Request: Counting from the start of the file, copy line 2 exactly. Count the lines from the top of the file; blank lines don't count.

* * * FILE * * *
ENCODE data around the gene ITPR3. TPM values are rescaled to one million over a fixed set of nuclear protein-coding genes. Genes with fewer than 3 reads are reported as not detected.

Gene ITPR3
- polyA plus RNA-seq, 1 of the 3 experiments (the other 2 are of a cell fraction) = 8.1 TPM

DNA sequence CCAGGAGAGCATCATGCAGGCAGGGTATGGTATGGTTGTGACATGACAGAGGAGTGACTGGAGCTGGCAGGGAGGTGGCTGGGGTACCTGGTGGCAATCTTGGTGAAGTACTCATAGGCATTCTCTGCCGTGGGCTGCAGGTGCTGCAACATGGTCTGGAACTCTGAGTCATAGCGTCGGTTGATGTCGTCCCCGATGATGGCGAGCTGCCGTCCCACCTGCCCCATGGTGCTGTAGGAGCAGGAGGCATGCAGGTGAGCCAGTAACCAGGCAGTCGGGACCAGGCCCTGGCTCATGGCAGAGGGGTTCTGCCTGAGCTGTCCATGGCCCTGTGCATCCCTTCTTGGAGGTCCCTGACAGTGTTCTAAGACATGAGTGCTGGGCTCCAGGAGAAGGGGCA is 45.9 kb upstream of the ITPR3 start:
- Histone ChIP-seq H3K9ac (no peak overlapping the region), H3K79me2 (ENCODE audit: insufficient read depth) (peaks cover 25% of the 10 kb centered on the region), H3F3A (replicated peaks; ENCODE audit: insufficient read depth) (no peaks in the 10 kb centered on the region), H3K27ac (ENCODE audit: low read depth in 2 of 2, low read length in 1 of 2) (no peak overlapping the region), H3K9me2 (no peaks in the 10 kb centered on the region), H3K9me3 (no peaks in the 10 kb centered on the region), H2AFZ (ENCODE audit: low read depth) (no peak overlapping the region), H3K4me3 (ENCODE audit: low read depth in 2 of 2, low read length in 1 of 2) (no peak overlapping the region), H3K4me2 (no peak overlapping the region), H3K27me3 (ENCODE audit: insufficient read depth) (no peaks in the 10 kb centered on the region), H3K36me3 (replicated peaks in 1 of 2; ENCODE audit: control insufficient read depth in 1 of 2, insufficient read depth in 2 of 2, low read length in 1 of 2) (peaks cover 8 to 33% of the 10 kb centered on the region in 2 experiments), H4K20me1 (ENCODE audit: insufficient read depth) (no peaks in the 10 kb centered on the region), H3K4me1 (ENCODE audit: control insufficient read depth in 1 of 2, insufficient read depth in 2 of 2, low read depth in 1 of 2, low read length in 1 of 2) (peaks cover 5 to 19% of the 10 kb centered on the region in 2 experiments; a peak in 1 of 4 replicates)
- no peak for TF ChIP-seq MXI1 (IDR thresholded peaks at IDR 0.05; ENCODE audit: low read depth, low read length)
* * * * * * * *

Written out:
Gene ITPR3